Monday, February 3, 2003

Israeli astronaut's family arrives



HOUSTON - Grieving friends and relatives of Israeli astronaut Ilan Ramon arrived in Houston on Sunday to join Ramon's widow and children.

"We are deeply sorry for all the families," Cohava Eyal, Ramon's sister, told The Associated Press at Bush Intercontinental Airport.

Eyal, wearing a space shuttle mission pin, was among six family members and three friends arriving in Houston.

"We are wrapped up in our grief now," said family friend Hudit Keren.

Ramon, a former Israeli fighter pilot, had four children, ages 5 to 15.

Daniel Ayalon, the Israeli ambassador to United States, arrived in Houston on Sunday to meet with NASA officials for an update on the search of remains.

Under Jewish law, mourners must bury their dead within 24 hours, then immediately begin observing a ritual called sitting shiva - seven days during which mourners are expected to stay at home, greet visitors and pray.

However, it is unclear whether any of Ramon's remains will be found, which means his family must consult with a rabbi about how to proceed.

Practices vary among branches of Judaism and rabbis have some discretion in individual cases. The same problem came up after Sept. 11, when few full bodies were recovered in the World Trade Center rubble.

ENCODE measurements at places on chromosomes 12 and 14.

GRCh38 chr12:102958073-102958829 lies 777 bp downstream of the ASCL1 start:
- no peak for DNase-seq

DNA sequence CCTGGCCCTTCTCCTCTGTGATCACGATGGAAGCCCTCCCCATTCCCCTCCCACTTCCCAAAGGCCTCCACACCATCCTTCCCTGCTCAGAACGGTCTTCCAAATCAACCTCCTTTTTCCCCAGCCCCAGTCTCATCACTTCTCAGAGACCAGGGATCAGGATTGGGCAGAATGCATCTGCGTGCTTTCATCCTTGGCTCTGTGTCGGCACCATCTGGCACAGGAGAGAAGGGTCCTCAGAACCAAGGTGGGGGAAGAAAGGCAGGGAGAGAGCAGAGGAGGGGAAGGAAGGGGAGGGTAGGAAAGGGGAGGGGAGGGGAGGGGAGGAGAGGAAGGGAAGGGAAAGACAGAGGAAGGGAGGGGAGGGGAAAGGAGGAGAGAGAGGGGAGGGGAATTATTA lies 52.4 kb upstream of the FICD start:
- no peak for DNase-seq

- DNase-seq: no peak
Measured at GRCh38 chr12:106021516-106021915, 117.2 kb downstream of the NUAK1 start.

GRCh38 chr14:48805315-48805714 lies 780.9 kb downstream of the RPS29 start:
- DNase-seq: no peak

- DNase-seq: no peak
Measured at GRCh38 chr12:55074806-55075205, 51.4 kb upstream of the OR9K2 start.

Jewish law requires direct evidence, normally the body itself, to confirm a death. In Ramon's case, the disintegration of the shuttle should be evidence enough to allow the family to hold a memorial service and begin sitting shiva immediately, said Rabbi Kassel Abelson, chairman of the Committee on Jewish Law and Standards for the Conservative movement.

If some body parts are found later, the family will be directed to bury the remains and sit shiva until sundown of that day, he said.

Ambassador Ayalon said he met Saturday night with Ramon's widow, Rona. He said Rona Ramon "knew he died very happy. This was the height of his career."

Asked if this gave him pause about the U.S. space program, he said: "No, not at all. This event has galvanized the two countries together. We have full trust in NASA."




(Complete Columbia coverage at Cincinnati.com)

LOCAL COLUMBIA STORIES
Flight and Ohio closely bound
Armstrong: Don't jump to conclusions
Tragedy will be topic in schools today
Tristaters pray for shuttle crew
Wright-Pat general to aid investigation

NATIONAL COLUMBIA STORIES
Was shuttle rescue possible?
Damaged heat tiles suspected
Manufacturer defends fuel tank
Why tile shuttle in first place?
Astronauts' remains should be indentifiable
Recovery teams scour schoolyards, woods
List of what's been recovered
Grieving Americans pay tribute
America absorbs another tragedy, tries to move on
Space station crew grieving but proud
Retired admiral to lead probe
Israeli astronaut's family arrives
Safety, money, expertise on line